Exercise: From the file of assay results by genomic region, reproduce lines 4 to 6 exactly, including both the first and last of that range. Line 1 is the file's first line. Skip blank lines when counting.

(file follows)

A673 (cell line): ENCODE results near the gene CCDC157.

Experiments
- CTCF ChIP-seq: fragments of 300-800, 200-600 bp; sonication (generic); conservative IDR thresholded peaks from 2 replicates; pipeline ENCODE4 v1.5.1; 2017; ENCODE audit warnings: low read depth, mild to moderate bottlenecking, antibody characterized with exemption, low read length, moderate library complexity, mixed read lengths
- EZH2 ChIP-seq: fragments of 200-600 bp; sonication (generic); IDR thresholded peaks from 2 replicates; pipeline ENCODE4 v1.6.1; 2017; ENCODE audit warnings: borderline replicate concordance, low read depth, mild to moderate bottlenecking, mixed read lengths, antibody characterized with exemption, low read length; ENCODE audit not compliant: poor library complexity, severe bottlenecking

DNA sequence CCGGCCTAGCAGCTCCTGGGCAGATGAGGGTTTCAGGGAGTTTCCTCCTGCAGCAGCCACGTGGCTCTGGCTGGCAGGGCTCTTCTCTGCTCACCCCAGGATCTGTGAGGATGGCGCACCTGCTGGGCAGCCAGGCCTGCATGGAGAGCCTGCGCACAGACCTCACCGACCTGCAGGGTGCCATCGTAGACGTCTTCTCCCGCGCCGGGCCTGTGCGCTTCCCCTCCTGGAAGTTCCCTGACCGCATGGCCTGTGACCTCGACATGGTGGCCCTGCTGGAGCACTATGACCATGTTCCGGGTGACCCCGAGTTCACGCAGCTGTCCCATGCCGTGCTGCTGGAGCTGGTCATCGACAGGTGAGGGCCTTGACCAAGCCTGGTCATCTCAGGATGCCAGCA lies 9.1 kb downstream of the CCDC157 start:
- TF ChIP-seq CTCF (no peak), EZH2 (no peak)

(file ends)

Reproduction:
- EZH2 ChIP-seq: fragments of 200-600 bp; sonication (generic); IDR thresholded peaks from 2 replicates; pipeline ENCODE4 v1.6.1; 2017; ENCODE audit warnings: borderline replicate concordance, low read depth, mild to moderate bottlenecking, mixed read lengths, antibody characterized with exemption, low read length; ENCODE audit not compliant: poor library complexity, severe bottlenecking

DNA sequence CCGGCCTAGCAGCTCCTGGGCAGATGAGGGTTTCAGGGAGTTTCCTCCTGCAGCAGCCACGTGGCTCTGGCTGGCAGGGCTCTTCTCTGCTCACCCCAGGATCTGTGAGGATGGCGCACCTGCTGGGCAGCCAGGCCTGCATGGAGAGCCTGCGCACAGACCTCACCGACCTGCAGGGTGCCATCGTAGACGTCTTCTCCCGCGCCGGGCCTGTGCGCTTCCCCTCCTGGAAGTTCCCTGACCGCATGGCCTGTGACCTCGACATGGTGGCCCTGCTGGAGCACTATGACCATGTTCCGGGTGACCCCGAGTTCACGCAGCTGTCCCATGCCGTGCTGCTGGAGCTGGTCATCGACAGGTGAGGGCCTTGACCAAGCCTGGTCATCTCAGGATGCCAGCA lies 9.1 kb downstream of the CCDC157 start:
- TF ChIP-seq CTCF (no peak), EZH2 (no peak)